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I have a rather annoying problem in my server application.

I bind Apache Mina with the following code:

acceptor.bind(new InetSocketAddress(PORT));

Where acceptor is an NioSocketAcceptor. Over a HTTP interface I can shutdown the server so I can restart it.

Server.ioAcceptor.unbind(new InetSocketAddress(Server.PORT));
        for(IoSession session: Server.ioAcceptor.getManagedSessions().values()){
            if(session.isConnected() && !session.isClosing()){

        Logger.getRootLogger().warn("System going down. Request from "+context.getRemoteAddress());

This is the code I use to stop the Mina server. However if I try to start the server again in the next couple of minutes. (Somewhere between 5 minutes and 15 minutes) I get the following exception on start up: Address already in use

I also tried a simple ioAcceptor.unbind() but there was no difference. The server runs on Centos 5 with OpenJDK. Apache Mina version is 2.0 RC1.

Thank you in advance for any ideas on how to resolve this.

share|improve this question

A couple things I would add:

  1. Set your acceptor to reuse the bound address
  2. In your close block, instead of
    This will close the session immediately instead of waiting for a flush.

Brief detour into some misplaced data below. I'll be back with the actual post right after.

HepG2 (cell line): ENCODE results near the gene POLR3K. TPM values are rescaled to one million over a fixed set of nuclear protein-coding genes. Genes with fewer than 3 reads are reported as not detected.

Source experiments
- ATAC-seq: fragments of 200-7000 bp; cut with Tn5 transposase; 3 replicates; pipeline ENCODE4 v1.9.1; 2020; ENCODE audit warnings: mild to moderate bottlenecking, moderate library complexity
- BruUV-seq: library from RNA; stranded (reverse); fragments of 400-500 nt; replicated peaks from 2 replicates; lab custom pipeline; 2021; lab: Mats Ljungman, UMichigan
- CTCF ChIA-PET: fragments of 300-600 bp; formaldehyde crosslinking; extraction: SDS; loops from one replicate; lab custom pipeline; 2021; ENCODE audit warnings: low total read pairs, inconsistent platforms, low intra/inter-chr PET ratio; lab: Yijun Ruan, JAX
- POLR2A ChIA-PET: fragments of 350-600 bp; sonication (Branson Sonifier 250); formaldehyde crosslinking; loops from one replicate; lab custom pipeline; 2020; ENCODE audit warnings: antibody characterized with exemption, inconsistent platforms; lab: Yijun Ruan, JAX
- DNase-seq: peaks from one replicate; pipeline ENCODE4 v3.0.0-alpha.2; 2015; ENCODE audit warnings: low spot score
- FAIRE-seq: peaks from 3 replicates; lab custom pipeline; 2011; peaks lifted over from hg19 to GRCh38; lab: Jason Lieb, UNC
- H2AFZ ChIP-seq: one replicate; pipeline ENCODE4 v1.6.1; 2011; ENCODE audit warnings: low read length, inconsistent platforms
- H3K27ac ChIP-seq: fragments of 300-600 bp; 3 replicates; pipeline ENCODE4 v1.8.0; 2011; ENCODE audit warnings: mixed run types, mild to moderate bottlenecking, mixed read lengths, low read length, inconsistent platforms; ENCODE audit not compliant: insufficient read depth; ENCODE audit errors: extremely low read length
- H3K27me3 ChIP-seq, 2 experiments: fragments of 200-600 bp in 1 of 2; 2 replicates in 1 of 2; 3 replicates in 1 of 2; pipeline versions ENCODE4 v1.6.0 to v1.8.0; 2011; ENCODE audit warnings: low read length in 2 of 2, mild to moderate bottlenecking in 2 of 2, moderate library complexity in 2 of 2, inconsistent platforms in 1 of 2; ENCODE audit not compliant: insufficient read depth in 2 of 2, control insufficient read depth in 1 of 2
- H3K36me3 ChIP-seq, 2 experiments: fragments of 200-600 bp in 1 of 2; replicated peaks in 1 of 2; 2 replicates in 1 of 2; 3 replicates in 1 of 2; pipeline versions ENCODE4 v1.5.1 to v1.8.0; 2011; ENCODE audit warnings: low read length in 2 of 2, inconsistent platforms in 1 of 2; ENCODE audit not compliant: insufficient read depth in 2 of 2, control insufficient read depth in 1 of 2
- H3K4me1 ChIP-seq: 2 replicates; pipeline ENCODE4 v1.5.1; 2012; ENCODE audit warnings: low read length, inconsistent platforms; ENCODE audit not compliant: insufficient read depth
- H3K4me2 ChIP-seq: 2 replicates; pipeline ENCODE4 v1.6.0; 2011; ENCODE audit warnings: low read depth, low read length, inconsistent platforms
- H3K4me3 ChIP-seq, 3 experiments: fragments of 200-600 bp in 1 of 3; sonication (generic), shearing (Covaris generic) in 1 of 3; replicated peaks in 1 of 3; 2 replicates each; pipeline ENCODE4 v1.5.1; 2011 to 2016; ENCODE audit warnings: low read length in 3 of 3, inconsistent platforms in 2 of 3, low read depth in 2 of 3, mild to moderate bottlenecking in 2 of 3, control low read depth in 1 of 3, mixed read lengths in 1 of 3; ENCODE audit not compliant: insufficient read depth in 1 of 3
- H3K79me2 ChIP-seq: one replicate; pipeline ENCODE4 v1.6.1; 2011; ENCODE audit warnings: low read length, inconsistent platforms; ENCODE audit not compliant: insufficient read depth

Session close -

ServerSocket reuse address -

share|improve this answer

I'm not sure of the root cause, but I read somewhere a fix for this that seems to work for me:


Simply adding that let me shutdown and restart

share|improve this answer

Not that I'm familiar with MINA, but how does

netstat -apn | grep PORT
ps -ef | grep java

look like?

Oh, ok. Did you hit the command with root user privilege?

share|improve this answer
They both show nothing. "lsof -i" also shows no connections on that port – Kosaki Mar 9 '10 at 18:41
@Kosaki: PS. Sorry I should have made this a comment, not an answer.. – Enno Shioji Mar 9 '10 at 19:45

You need to be careful with the close otherwise TCP behaves in this way. See this

share|improve this answer
Thanks. I am trying this now, but I must wait to see the results. Any ideas on how I would go about testing this without putting it on the production server? I normally have around 2000 sockets open, and it is hard to replicate in a test environment. – Kosaki Mar 11 '10 at 20:22
Just open and close one socket and see if it works ? – LenW Apr 1 '10 at 15:09

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